Nigeria currently has a sizeable debt portfolio consisting of both domestic and external debts. As of December 2022, Nigeria’s total public debt stood at approximately $100 billion.
The bulk of Nigeria’s debt is external debt, which makes up around 60% of the total debt. The country’s external debt currently stands at over $62 billion, with major creditors including multilateral institutions like the World Bank and African Development Bank, as well as bilateral creditors like China, France, and Japan. The high level of external debt means Nigeria is vulnerable to fluctuations in the global financial markets and economic shocks.
Nigeria’s total domestic debt as of December 2022 was around 27.5tn naira. This consists mainly of Nigerian Treasury bills and bonds held by local banks and investors. The Nigerian government borrows domestically to finance its budget deficit. The domestic debt is denominated in the naira, which means it is somewhat insulated from external shocks.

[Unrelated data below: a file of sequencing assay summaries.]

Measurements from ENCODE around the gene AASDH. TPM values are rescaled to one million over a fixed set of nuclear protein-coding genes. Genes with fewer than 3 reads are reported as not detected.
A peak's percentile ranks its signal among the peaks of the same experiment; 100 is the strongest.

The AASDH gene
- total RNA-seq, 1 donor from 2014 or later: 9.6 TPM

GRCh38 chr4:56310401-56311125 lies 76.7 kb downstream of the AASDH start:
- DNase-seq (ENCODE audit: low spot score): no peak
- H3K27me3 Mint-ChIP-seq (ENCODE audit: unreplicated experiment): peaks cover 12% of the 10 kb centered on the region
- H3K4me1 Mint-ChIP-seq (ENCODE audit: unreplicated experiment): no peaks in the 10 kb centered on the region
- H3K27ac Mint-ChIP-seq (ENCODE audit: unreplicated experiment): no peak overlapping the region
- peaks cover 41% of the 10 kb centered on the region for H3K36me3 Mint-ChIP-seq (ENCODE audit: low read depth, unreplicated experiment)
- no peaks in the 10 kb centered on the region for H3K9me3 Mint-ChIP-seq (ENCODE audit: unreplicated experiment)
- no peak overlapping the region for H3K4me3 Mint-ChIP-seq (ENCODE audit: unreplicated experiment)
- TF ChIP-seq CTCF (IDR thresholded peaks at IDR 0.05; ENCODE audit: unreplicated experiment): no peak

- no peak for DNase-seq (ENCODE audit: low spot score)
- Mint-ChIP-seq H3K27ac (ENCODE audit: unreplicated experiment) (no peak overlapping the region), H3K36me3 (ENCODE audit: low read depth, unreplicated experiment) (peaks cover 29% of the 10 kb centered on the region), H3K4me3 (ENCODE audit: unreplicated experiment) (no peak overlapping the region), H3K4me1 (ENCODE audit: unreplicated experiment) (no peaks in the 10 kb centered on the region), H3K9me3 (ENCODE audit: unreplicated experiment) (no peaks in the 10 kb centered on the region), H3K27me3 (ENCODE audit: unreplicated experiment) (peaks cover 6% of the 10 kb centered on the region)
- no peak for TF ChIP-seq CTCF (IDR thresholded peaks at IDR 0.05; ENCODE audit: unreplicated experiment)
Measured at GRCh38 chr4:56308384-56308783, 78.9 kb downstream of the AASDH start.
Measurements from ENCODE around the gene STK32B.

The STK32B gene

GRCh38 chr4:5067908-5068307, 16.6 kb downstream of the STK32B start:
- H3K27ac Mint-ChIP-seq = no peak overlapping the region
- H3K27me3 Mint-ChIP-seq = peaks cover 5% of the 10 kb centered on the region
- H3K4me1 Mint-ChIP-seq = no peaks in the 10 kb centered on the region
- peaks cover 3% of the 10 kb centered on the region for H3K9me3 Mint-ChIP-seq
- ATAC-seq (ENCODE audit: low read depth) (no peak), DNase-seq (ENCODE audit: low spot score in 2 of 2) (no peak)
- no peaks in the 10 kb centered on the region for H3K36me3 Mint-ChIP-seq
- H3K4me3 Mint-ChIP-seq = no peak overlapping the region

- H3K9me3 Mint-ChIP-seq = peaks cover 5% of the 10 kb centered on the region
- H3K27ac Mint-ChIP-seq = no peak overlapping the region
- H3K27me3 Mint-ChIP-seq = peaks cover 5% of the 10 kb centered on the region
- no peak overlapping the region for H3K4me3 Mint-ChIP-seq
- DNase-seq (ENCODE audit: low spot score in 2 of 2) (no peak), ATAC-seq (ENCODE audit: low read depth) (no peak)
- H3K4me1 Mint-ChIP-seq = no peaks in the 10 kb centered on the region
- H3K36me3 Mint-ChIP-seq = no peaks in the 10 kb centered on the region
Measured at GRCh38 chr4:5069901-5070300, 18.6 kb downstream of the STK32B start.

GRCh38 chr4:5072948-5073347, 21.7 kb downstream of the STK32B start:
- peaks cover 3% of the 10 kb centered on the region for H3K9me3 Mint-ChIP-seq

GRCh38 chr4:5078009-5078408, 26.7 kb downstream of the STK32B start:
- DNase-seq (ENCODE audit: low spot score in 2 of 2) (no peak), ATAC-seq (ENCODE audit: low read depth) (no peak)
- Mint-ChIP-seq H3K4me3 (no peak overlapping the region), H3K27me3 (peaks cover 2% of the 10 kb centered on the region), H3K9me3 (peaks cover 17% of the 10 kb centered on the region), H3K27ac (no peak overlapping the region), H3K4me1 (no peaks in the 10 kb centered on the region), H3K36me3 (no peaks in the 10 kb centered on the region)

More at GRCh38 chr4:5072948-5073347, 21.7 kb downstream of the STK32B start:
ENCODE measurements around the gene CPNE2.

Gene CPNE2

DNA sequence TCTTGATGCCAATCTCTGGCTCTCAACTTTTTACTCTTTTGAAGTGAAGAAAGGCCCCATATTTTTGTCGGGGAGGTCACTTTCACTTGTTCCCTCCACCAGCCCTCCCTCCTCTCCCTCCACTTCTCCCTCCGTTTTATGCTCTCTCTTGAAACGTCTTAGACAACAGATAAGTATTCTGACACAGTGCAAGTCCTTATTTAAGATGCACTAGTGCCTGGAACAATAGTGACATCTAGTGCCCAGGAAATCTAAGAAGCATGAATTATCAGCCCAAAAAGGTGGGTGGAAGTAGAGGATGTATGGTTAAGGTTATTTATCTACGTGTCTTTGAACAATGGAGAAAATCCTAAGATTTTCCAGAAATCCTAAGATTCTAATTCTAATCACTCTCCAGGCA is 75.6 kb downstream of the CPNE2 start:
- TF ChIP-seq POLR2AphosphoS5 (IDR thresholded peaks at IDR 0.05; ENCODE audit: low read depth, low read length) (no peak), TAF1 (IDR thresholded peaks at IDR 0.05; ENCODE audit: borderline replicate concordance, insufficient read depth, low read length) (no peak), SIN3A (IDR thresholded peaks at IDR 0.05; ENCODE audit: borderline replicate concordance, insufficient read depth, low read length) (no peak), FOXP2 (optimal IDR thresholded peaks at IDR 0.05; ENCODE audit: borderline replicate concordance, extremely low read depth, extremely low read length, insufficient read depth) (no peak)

However, servicing Nigeria’s growing debt has become burdensome. Debt servicing costs now make up over 60% of government revenue, limiting funds available for infrastructure, health, and education. The high debt levels also constrain Nigeria’s ability to borrow more funds to stimulate economic growth.